I'm always terribly nervous when starting a new blog. This blogspot marks the first time I've had a public blog in more than six years. The idea of people writing what I'm writing makes me nervous. How can this come from a writing major?
I finished Mrs. Dalloway by Virginia Woolf last weekend. I should have finished it ages ago, but I feel increasingly behind in my 19th and 20th century British Lit class. I knew, however, that I didn't want to write my final paper on Mary Barton (no WAY was I rereading that) and my tentative topic from J.M. Coetzee's Waiting for the Barbarians was used in one of our quizzes.
That left Mrs. Dalloway.
My tentative steps into the book assured me that it was something to be loved. My Pennsylvania penpal Katie Cyborg told me I needed to read it and my other friend, Lizzie, was endlessly raving about The Hours by Michael Cunningham. But first, she told me, I would need to read Mrs. Dalloway.
I know it might be cliche for unhinged and slightly neurotic women to claim that this book has changed their lives, that they are Clarissa Dalloway. I too fall into that pool, I guess. It has changed my life. I don't think I've ever been as affected by a novel before. What a lark! A plunge! I feel that way. I need that escape. It wasn't until this past weekend, when I hopped on the train with my copy of The Hours that I realized how much I need that lark.
It's something about trains that make me feel alive. Trains took Matt and I on our first big trip together; trains make it feel like you're escaping. This past Saturday, March 20, it was snowing something fierce. After a week of 50-60 degree weather, we were greeted with a blanket of snow upon the ground when we woke up at 9:30. Only in Illinois. As much as I hate to admit it, I'm one of those people who let their lives be controlled by the weather. I had made plans with Zach to explore Oak Park, but, as I watched the snow falling sideways, I wanted to do nothing by crawl back into bed. And it would have been perfectly acceptabled to me.
But I knew that if I crawled back into bed I would regret it. I would let my life pass before me. So I got dressed, 20 minutes before the train was set to arrive, and I flew out the door. Matt drove me to the station and we made it with maybe three minutes to spare. I stood there, without a hat or scarf, the snow blinding me as it fell into my eyes. I turned, saw Matt watching me as I stepped onto the train, and blew him a kiss. What a lark! A plunge! Just stepping off the train as we "landed" and I knew I had made the right choice, even though I'm prone to illness when the weather changes.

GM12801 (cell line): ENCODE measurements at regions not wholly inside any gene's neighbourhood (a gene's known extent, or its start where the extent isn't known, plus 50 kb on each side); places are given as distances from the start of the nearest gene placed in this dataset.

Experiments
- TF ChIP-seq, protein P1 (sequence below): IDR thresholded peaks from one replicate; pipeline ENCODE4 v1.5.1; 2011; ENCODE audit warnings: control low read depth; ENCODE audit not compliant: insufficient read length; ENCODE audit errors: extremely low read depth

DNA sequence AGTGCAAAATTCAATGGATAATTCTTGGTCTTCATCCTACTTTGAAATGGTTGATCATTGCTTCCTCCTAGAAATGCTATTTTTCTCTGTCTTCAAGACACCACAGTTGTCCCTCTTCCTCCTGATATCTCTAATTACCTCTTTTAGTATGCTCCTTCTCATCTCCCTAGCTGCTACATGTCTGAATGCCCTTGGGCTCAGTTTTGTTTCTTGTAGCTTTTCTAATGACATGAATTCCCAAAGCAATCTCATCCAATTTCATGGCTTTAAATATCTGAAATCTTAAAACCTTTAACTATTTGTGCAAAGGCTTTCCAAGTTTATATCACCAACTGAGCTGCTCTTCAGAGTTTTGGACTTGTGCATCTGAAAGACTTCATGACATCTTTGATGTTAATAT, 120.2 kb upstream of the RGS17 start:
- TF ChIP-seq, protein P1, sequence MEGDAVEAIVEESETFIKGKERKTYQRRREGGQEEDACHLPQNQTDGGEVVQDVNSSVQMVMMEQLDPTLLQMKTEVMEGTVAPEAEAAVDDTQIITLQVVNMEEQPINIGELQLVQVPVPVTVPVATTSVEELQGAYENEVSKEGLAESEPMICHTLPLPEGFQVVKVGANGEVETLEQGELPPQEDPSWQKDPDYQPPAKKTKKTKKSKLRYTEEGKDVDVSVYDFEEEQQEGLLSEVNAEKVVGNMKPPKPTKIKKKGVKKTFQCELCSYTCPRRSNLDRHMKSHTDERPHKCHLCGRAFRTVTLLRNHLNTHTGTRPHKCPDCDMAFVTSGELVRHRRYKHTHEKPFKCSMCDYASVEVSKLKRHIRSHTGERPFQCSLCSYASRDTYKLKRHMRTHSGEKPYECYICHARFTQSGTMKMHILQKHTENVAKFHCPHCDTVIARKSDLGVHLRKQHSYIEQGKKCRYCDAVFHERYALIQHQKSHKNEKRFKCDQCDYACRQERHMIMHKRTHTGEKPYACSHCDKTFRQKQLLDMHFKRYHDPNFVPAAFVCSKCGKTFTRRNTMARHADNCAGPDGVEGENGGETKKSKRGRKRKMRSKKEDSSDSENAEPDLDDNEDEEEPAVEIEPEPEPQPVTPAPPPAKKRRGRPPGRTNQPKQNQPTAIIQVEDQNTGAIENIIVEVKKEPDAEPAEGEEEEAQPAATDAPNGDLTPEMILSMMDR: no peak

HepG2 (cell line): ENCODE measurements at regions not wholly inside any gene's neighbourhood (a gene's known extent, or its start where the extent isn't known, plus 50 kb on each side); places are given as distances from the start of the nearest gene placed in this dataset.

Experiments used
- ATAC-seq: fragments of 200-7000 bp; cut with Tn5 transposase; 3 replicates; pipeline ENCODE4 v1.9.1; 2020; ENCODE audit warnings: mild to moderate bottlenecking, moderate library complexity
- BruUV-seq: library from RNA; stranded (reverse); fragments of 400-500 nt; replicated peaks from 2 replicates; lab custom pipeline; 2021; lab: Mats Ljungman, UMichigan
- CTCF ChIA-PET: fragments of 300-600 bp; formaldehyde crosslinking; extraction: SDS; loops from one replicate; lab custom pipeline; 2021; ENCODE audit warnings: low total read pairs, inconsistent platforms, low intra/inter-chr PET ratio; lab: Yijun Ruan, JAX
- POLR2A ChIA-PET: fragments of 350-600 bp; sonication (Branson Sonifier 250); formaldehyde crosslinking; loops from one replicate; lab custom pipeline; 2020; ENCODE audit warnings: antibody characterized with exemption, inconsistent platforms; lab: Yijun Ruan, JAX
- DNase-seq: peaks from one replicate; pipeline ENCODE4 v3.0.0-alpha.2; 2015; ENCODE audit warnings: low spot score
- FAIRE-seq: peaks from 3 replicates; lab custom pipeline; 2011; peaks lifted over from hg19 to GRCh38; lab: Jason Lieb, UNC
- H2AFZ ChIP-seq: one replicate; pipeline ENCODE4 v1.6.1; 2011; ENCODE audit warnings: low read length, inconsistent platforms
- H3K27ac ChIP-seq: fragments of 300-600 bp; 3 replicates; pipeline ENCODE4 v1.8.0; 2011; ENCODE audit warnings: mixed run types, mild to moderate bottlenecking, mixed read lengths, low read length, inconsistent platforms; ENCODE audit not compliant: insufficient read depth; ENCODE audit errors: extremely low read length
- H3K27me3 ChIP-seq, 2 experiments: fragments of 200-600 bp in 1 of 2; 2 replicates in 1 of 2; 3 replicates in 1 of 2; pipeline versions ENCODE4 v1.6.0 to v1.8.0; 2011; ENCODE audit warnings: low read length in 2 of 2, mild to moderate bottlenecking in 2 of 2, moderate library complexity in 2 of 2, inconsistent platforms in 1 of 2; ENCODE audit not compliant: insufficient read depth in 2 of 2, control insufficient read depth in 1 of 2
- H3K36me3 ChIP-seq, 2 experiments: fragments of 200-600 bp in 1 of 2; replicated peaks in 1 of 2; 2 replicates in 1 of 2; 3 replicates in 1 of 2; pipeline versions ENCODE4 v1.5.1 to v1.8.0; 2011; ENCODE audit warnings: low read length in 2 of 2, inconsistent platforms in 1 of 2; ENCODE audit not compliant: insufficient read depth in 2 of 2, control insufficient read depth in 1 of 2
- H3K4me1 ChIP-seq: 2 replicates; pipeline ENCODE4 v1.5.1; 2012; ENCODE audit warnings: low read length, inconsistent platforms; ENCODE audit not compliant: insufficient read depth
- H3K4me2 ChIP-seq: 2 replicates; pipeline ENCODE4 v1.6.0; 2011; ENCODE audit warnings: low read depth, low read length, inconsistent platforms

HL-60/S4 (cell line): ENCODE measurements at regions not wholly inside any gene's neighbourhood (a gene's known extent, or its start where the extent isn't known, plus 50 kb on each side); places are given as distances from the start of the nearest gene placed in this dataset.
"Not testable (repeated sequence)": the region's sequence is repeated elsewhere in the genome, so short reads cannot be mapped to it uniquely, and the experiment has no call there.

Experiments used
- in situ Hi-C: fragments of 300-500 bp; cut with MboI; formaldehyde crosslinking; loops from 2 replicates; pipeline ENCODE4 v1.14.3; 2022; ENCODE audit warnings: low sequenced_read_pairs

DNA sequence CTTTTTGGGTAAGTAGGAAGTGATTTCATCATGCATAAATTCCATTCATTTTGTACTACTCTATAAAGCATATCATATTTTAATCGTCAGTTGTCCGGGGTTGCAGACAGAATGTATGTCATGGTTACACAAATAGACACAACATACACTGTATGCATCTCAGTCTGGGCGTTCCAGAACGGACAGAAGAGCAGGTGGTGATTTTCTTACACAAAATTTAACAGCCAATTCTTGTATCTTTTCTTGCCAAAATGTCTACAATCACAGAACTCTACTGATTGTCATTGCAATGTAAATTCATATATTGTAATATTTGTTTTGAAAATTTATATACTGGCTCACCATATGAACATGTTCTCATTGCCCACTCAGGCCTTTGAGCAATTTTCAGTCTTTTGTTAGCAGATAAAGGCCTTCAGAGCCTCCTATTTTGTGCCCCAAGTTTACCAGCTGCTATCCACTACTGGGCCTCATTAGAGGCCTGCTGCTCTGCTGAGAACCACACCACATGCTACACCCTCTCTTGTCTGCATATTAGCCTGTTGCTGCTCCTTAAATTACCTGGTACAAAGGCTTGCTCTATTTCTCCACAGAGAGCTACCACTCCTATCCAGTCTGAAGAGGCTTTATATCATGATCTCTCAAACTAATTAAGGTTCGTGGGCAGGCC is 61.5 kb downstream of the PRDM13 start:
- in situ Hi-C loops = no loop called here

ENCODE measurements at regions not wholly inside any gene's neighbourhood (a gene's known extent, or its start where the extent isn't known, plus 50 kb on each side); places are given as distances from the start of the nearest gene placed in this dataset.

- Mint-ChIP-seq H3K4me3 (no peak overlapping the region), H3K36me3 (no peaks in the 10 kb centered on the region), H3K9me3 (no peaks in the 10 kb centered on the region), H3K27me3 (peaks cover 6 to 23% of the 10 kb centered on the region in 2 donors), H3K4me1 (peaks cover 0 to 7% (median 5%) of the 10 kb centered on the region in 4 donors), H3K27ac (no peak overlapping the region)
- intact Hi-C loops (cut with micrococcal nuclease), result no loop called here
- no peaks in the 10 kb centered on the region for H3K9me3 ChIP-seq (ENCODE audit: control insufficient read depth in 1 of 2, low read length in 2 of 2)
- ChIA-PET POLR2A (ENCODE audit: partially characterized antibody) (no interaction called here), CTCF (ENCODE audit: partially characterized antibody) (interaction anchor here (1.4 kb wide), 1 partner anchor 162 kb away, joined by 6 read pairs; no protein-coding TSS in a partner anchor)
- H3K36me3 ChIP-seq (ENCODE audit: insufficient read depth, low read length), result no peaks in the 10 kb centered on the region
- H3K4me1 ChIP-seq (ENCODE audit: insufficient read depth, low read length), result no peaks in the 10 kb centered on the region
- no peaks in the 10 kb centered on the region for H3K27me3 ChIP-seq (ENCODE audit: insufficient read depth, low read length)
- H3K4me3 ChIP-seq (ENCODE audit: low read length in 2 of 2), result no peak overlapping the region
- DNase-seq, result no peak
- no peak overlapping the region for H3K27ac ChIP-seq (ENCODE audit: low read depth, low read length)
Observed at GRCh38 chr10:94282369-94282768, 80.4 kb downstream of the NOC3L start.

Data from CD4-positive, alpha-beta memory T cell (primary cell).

And it was fabulous. What a day. Walking through the snow with my hood pulled up, laughing at(with) Zach and not knowing what he's saying half of the time. We got back on the train after thrifting (and guess what I found? A Vintage Mrs. Dalloway) and headed to another "foreign" town. Because I couldn't go home yet. I couldn't go back. We stepped out of the snow and into a tea shop, sipping tea after tea. I think we tried at least 12 that day. And it was glorious.
I returned home to Matt, my homebody, my normal life. And I love it. I just needed the plunge for the day.
I finished The Hours this afternoon. It was wonderous, but I wasn't left as shattered as I was after Mrs. Dalloway. I think the issue is I couldn't figure out who I was more like and it bothered me. The introduction, where Virginia drowns herself in the river, that could be me (not to be morbid. I won't be morbid). The letter she wrote to Leonard was the most intense. The feeling of the onset of madness, the yearning for London, the return to real living: I've had it all.
I find myself most drawn to Laura Brown. I could see myself becoming like her...and I'm not sure how I feel about that. I already feel like her, some days, and I can only imagine it all. A life I thought I could want, only to find out that it's killing me. Myself or my family. I feel like that now, somedays, even though I'm still considered the child.
Anyway. I guess I should get on to the wine. The newest wine I tried, while reading Mrs. Dalloway, was Novella Synergy Blanc from Trader Joe's. I love Trader Joe's wine. While I work at World Market, I'm not quite in their price range most of the time. Syngery Blanc is a delicious "cuvee of Sauvignon Blanc, Pinot grigio, Muscat Canelli and Chardonnay." You've got it all! While I find myself drawn more to drier Sauvignon Blancs lately, I still enjoyed the Synergy Blanc. I paired it with a grilled chicken and veggie pizza and found the combination delightful. Slightly yellow in color, I noticed aromas of white peach and kiwi as I sniffed. Upon tasting, I noted white peach and kiwi(?) flavors with a slight mineral finish. The label recommends serving with soft, mild cheeses or baked chicken.